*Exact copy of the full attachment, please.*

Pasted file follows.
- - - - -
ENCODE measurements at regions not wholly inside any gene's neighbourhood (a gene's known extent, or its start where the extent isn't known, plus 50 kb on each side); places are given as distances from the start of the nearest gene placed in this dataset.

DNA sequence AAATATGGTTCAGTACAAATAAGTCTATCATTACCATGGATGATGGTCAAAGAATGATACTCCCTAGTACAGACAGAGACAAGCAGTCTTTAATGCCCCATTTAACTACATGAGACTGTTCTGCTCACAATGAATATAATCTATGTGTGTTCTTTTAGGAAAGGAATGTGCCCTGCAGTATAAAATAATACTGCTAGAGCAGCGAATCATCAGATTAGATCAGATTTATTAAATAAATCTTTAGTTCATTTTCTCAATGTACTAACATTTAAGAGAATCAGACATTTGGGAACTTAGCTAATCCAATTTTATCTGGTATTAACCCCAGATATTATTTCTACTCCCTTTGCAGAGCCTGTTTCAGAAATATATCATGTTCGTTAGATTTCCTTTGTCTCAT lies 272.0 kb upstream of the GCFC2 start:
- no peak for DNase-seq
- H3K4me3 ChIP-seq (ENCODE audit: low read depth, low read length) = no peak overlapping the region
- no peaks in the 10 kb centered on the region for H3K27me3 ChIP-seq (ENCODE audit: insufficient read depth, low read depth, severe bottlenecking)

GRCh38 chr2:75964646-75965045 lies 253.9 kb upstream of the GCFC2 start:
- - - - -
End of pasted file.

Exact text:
ENCODE measurements at regions not wholly inside any gene's neighbourhood (a gene's known extent, or its start where the extent isn't known, plus 50 kb on each side); places are given as distances from the start of the nearest gene placed in this dataset.

DNA sequence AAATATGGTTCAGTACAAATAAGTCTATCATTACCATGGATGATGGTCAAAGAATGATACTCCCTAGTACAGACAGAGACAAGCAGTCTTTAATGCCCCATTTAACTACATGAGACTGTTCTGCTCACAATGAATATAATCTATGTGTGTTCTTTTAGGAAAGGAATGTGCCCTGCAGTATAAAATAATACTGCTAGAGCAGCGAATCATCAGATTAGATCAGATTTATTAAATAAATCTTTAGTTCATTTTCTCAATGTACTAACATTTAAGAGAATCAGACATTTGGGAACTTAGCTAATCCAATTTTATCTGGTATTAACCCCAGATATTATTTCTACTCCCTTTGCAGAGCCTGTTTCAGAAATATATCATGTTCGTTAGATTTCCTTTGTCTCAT lies 272.0 kb upstream of the GCFC2 start:
- no peak for DNase-seq
- H3K4me3 ChIP-seq (ENCODE audit: low read depth, low read length) = no peak overlapping the region
- no peaks in the 10 kb centered on the region for H3K27me3 ChIP-seq (ENCODE audit: insufficient read depth, low read depth, severe bottlenecking)

GRCh38 chr2:75964646-75965045 lies 253.9 kb upstream of the GCFC2 start: